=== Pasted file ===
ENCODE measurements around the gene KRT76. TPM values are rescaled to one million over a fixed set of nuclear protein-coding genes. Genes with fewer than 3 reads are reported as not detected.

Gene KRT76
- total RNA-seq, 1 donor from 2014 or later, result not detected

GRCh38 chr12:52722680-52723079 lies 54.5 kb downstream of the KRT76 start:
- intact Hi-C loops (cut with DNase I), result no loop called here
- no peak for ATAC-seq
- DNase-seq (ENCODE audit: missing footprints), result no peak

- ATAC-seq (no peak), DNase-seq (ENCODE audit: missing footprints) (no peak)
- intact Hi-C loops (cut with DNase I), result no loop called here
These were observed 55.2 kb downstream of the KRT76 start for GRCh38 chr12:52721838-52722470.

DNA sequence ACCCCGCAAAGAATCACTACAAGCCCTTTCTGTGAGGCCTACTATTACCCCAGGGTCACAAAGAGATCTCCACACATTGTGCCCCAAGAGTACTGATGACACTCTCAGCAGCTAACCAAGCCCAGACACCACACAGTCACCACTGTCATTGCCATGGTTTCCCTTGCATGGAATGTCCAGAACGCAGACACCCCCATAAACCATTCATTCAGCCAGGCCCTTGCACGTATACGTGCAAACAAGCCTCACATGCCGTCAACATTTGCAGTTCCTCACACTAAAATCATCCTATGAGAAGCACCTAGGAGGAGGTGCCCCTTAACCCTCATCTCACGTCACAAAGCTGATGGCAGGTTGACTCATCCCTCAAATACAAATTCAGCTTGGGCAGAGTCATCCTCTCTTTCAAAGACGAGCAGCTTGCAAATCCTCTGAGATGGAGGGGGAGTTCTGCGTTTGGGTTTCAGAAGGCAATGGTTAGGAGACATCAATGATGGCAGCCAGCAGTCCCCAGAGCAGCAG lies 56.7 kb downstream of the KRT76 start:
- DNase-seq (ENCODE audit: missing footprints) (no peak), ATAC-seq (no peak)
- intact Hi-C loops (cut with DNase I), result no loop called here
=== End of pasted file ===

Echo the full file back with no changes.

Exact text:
ENCODE measurements around the gene KRT76. TPM values are rescaled to one million over a fixed set of nuclear protein-coding genes. Genes with fewer than 3 reads are reported as not detected.

Gene KRT76
- total RNA-seq, 1 donor from 2014 or later, result not detected

GRCh38 chr12:52722680-52723079 lies 54.5 kb downstream of the KRT76 start:
- intact Hi-C loops (cut with DNase I), result no loop called here
- no peak for ATAC-seq
- DNase-seq (ENCODE audit: missing footprints), result no peak

- ATAC-seq (no peak), DNase-seq (ENCODE audit: missing footprints) (no peak)
- intact Hi-C loops (cut with DNase I), result no loop called here
These were observed 55.2 kb downstream of the KRT76 start for GRCh38 chr12:52721838-52722470.

DNA sequence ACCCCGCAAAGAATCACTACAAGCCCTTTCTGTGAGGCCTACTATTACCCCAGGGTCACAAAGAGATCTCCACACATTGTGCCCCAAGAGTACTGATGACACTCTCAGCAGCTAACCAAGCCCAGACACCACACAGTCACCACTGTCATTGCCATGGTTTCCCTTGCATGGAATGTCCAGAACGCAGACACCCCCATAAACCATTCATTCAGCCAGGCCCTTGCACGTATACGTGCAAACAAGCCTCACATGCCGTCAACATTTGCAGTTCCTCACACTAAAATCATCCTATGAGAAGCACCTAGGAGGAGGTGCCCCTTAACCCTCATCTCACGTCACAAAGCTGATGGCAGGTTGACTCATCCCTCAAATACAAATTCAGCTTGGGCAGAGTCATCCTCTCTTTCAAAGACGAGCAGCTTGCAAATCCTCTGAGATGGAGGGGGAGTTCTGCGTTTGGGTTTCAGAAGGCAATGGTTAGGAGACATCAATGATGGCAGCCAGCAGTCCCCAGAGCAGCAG lies 56.7 kb downstream of the KRT76 start:
- DNase-seq (ENCODE audit: missing footprints) (no peak), ATAC-seq (no peak)
- intact Hi-C loops (cut with DNase I), result no loop called here